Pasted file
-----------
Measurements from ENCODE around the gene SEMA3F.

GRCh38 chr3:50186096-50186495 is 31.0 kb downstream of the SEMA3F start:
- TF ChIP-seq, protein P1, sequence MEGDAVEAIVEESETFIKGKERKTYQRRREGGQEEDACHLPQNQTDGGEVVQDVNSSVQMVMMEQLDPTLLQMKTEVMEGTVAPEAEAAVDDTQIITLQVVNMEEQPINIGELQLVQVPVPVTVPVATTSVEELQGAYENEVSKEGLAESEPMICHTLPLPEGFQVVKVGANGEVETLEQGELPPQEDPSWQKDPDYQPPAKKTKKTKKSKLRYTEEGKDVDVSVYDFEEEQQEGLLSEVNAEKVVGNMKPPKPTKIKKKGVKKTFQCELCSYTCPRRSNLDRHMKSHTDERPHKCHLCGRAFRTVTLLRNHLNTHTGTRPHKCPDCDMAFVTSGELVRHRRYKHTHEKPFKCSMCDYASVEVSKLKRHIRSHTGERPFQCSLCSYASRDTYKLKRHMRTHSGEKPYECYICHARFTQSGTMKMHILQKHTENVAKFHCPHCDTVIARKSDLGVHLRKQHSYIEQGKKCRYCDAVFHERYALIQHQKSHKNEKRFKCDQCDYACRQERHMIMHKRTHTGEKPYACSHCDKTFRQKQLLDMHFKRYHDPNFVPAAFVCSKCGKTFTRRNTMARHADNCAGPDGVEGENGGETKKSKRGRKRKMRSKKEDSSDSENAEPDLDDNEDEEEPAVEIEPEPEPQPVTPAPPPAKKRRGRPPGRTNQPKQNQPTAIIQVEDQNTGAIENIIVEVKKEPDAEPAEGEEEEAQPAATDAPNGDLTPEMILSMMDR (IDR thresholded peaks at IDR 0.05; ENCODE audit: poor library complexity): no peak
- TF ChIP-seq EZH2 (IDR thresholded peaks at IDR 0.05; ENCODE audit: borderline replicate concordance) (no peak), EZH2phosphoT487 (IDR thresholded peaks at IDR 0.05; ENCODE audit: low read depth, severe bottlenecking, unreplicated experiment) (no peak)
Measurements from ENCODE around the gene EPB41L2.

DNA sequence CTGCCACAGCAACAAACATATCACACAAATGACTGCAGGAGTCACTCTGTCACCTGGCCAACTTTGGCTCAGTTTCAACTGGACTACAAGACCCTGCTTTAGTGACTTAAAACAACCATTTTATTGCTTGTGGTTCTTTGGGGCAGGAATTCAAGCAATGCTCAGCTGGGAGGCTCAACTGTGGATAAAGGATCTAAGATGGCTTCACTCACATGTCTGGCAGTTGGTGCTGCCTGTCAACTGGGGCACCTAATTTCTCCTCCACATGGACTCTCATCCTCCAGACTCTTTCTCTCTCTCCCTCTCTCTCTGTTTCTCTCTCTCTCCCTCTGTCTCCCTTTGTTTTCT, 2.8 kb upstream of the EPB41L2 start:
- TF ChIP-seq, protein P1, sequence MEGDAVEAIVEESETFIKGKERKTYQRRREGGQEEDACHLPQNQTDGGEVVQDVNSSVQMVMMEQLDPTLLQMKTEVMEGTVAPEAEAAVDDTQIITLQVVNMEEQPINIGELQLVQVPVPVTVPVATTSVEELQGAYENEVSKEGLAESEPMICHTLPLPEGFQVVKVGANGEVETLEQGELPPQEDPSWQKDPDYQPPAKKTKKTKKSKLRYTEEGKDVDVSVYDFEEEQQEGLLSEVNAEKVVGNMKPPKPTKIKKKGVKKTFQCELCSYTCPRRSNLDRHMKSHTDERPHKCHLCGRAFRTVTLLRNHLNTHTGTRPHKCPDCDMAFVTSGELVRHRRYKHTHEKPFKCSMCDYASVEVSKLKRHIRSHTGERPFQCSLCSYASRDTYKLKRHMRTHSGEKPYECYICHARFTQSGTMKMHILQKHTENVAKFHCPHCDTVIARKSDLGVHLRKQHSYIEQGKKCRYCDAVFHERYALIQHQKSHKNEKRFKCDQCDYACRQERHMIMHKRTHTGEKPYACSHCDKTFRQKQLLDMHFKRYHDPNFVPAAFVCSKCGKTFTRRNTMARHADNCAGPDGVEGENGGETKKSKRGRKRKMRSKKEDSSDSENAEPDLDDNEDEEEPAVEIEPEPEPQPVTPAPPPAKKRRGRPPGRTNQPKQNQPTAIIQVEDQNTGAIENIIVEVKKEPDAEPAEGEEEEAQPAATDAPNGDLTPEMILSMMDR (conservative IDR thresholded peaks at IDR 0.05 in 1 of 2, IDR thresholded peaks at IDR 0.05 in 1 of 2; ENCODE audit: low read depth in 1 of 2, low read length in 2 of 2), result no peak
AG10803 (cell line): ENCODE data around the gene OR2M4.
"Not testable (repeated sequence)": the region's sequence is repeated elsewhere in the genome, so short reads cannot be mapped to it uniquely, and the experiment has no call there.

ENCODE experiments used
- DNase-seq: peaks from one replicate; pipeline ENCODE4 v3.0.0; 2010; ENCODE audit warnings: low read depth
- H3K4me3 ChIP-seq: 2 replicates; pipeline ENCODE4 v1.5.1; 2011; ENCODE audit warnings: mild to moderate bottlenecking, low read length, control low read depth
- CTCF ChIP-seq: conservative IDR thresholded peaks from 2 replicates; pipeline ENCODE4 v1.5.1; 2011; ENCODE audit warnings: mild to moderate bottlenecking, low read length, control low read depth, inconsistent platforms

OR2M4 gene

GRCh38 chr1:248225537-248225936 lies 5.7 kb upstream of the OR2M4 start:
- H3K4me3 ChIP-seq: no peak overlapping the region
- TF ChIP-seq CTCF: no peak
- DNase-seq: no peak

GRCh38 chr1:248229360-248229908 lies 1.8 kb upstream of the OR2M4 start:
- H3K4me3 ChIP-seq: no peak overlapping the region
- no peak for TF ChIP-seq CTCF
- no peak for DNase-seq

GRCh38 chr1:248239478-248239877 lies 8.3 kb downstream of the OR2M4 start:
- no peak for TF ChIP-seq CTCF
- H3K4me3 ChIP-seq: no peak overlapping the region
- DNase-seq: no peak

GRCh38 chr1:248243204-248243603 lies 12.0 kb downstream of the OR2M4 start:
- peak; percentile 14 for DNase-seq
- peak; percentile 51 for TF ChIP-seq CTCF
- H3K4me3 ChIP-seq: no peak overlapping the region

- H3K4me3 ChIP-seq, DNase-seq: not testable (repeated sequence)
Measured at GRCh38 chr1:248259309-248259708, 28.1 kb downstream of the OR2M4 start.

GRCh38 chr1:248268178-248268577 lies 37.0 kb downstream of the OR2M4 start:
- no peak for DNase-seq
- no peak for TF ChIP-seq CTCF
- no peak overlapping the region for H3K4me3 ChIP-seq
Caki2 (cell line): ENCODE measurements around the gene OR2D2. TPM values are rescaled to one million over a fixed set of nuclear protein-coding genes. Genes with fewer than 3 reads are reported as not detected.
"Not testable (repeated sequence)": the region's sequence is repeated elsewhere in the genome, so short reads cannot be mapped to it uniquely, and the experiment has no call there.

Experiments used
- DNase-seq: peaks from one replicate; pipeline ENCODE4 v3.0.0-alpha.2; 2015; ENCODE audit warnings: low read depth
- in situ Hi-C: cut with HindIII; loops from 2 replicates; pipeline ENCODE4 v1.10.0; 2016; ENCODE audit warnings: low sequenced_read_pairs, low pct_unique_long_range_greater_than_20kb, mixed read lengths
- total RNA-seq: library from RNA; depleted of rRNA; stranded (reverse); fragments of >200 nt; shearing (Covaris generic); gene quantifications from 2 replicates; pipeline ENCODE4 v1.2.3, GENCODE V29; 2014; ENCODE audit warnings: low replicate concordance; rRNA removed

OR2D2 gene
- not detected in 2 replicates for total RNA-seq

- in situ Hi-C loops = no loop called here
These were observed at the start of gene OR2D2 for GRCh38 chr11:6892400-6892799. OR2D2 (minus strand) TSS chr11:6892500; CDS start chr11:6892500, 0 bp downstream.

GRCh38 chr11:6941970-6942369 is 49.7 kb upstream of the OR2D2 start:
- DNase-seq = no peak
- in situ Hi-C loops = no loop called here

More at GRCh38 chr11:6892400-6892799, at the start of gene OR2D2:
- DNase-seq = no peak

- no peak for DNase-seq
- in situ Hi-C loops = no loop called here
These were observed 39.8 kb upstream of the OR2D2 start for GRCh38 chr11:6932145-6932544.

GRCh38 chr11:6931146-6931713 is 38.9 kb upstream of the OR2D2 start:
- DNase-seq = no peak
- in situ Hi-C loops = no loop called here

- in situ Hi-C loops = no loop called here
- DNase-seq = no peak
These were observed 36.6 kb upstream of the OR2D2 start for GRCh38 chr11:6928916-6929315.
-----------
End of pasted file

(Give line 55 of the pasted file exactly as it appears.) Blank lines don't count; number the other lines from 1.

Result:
GRCh38 chr11:6931146-6931713 is 38.9 kb upstream of the OR2D2 start: